The most likely explanation for the swift increase of pork consumption in Iceland: foreigners, supposedly.
Kjarninn reports that pork consumption in Iceland increased by 10% between 2014 and 2015, according to data from Statistics Iceland. In real terms, this comes out to an annual per capita consumption increase from 19kg of pork to 21kg.
Hörður Harðarson, the chairperson of the Pig Farmers Association of Iceland, told reporters that the increased consumption came as a surprise to him. Last year was not an especially good year for pig farmers: a veterinarian’s strike put a damper on output, and considerably critical news stories about pig farm conditions dominated the headlines for weeks.
Hörður believes that there is one primary explanation for more pork being eaten despite these events: foreigners.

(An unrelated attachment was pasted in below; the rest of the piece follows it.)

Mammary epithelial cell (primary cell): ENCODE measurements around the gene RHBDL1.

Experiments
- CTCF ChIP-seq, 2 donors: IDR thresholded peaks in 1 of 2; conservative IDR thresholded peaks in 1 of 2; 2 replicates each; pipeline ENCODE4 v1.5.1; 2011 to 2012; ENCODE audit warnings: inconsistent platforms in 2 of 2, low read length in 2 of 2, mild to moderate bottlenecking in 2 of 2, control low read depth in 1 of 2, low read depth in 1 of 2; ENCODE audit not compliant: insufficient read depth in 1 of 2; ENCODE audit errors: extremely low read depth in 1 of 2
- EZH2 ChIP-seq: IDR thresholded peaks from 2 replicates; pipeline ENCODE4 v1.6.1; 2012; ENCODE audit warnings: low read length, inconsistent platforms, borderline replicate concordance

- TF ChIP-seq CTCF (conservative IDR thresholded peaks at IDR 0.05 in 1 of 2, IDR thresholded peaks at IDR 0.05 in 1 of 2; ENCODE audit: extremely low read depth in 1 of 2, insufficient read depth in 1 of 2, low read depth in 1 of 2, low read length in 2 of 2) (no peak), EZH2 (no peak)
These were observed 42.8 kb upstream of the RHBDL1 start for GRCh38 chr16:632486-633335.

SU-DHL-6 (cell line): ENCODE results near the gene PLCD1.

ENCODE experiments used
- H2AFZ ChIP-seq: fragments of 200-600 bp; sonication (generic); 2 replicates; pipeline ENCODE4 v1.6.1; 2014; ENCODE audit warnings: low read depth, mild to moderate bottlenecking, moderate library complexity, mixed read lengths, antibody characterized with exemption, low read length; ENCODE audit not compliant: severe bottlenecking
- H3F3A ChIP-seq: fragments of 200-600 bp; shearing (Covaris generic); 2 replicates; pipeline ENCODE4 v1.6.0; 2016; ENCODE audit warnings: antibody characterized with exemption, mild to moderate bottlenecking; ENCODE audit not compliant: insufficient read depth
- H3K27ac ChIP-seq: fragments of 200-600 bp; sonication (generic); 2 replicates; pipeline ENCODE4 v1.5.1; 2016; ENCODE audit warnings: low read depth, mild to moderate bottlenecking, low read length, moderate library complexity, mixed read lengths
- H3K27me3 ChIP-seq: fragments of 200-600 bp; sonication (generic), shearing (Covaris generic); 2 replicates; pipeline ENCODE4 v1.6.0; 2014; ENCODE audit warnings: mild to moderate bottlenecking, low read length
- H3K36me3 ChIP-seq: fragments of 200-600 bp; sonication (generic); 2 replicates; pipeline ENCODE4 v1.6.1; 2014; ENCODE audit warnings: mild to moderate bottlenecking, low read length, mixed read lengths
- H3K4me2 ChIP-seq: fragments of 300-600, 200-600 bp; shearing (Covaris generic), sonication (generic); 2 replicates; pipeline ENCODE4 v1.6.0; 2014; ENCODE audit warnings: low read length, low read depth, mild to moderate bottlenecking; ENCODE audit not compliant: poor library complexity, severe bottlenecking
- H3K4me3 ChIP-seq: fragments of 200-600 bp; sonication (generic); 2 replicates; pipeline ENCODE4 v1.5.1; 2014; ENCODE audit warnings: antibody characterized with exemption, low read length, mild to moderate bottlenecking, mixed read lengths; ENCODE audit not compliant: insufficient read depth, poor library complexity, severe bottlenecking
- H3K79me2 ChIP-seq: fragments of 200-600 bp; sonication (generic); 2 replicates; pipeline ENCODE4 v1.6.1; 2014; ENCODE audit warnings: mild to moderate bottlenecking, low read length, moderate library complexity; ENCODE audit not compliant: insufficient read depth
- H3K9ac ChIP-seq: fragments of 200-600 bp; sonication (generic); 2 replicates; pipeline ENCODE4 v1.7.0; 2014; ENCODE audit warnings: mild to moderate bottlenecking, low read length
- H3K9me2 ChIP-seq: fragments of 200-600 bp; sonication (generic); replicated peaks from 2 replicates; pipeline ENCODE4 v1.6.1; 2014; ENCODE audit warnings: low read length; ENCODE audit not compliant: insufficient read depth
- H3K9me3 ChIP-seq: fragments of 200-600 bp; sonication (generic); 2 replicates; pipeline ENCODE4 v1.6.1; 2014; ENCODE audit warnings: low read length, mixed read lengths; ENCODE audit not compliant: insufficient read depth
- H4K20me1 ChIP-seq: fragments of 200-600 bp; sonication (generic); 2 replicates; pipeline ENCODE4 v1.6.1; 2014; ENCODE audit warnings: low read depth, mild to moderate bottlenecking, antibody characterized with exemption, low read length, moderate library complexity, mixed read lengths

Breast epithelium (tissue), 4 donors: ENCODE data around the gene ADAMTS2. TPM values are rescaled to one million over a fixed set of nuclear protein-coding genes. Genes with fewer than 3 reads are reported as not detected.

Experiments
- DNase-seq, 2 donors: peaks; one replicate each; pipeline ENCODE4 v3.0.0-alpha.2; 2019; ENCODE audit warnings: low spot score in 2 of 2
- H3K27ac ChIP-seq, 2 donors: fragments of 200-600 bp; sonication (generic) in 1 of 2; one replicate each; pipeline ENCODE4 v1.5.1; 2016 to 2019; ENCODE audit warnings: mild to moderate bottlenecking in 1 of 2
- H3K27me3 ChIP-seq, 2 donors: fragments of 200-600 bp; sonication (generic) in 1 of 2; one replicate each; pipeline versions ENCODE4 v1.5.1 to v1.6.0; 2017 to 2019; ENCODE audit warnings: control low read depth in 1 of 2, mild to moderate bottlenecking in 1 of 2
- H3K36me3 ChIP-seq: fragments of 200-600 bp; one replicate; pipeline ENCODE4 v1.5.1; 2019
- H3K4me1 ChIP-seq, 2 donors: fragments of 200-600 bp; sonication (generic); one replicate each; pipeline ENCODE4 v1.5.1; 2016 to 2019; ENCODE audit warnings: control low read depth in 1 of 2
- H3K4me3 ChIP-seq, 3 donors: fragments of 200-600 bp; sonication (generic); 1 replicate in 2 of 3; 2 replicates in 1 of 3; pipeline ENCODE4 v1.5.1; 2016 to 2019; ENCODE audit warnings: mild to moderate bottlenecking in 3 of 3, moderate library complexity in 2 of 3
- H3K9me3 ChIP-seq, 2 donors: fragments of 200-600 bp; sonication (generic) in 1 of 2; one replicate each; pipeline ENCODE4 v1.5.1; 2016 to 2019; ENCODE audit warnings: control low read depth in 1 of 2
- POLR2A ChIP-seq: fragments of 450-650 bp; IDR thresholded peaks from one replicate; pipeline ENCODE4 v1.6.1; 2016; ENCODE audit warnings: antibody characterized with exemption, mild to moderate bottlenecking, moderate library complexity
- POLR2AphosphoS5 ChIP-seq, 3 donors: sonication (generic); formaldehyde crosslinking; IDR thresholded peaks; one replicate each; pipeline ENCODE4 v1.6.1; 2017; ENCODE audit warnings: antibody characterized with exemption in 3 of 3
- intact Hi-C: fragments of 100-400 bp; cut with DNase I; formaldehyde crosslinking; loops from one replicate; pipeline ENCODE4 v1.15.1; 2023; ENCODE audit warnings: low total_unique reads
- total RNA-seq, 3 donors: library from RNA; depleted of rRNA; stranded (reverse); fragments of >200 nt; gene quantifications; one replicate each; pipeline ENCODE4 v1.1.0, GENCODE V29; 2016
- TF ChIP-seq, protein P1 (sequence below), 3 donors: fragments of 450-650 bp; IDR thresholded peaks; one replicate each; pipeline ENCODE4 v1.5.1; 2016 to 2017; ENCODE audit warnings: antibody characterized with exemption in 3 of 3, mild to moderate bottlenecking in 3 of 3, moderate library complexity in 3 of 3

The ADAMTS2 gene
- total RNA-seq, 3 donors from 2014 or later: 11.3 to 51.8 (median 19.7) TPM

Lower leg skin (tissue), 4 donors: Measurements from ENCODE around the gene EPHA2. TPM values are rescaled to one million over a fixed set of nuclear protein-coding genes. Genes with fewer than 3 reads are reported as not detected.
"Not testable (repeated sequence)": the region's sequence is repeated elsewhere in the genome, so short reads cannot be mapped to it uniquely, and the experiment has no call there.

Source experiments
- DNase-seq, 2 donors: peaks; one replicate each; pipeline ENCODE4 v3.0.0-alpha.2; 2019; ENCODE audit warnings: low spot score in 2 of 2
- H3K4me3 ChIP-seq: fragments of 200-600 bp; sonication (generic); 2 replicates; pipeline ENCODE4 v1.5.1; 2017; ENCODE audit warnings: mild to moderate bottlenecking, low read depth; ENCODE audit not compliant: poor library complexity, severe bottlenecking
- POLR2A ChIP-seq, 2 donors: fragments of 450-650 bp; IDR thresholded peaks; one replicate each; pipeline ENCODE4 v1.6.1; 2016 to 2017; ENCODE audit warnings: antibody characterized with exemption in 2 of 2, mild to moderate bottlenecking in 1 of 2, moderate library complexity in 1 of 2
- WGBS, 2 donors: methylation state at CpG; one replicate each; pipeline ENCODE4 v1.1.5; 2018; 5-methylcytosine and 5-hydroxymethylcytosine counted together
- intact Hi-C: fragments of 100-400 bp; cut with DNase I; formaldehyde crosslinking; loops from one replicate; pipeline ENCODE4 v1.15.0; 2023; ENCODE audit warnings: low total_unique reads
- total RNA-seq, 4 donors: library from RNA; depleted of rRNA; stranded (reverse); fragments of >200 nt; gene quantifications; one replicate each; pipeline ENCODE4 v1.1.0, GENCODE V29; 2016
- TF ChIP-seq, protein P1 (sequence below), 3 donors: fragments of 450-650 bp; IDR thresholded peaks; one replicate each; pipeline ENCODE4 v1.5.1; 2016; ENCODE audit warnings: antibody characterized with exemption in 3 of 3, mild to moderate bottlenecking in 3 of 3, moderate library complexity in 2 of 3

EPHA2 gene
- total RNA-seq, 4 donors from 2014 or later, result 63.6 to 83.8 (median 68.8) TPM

“The vast majority of them eat bacon, and we haven’t been able to meet the demand for it,” he said. “We need to import pork products from overseas to meet the demand.”
Tourism has been on the rise, although more for some nationalities than others. Brits and Americans, both people with a strong bacon tradition, have been coming to Iceland in increasing numbers, while other Nordic tourists have been on the wane.
In fact, figures from the Icelandic Tourist Board show that some 77,500 foreigners departed from Iceland in January alone, showing an increase of 25% from January 2015.